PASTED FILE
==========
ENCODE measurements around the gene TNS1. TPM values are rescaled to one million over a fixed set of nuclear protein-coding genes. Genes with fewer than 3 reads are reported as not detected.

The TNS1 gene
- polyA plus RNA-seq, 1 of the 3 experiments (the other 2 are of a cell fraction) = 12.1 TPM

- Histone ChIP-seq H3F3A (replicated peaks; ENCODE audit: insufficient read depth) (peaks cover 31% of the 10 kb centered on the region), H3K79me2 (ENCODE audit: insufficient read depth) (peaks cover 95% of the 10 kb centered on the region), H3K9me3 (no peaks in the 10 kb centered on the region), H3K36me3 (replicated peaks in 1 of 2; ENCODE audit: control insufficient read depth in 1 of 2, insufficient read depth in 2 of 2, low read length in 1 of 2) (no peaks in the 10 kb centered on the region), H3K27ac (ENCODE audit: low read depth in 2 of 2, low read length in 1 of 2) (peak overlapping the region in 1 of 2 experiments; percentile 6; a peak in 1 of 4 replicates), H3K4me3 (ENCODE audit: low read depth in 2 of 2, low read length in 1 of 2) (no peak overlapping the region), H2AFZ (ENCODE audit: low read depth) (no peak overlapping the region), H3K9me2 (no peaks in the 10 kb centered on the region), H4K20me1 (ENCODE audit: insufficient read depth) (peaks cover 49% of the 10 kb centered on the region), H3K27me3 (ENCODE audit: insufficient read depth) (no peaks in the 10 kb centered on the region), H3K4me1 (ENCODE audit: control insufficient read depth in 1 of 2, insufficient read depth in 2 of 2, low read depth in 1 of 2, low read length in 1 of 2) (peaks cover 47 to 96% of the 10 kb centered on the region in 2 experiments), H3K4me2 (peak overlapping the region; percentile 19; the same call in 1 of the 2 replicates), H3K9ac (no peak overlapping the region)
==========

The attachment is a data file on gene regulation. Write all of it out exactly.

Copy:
ENCODE measurements around the gene TNS1. TPM values are rescaled to one million over a fixed set of nuclear protein-coding genes. Genes with fewer than 3 reads are reported as not detected.

The TNS1 gene
- polyA plus RNA-seq, 1 of the 3 experiments (the other 2 are of a cell fraction) = 12.1 TPM

- Histone ChIP-seq H3F3A (replicated peaks; ENCODE audit: insufficient read depth) (peaks cover 31% of the 10 kb centered on the region), H3K79me2 (ENCODE audit: insufficient read depth) (peaks cover 95% of the 10 kb centered on the region), H3K9me3 (no peaks in the 10 kb centered on the region), H3K36me3 (replicated peaks in 1 of 2; ENCODE audit: control insufficient read depth in 1 of 2, insufficient read depth in 2 of 2, low read length in 1 of 2) (no peaks in the 10 kb centered on the region), H3K27ac (ENCODE audit: low read depth in 2 of 2, low read length in 1 of 2) (peak overlapping the region in 1 of 2 experiments; percentile 6; a peak in 1 of 4 replicates), H3K4me3 (ENCODE audit: low read depth in 2 of 2, low read length in 1 of 2) (no peak overlapping the region), H2AFZ (ENCODE audit: low read depth) (no peak overlapping the region), H3K9me2 (no peaks in the 10 kb centered on the region), H4K20me1 (ENCODE audit: insufficient read depth) (peaks cover 49% of the 10 kb centered on the region), H3K27me3 (ENCODE audit: insufficient read depth) (no peaks in the 10 kb centered on the region), H3K4me1 (ENCODE audit: control insufficient read depth in 1 of 2, insufficient read depth in 2 of 2, low read depth in 1 of 2, low read length in 1 of 2) (peaks cover 47 to 96% of the 10 kb centered on the region in 2 experiments), H3K4me2 (peak overlapping the region; percentile 19; the same call in 1 of the 2 replicates), H3K9ac (no peak overlapping the region)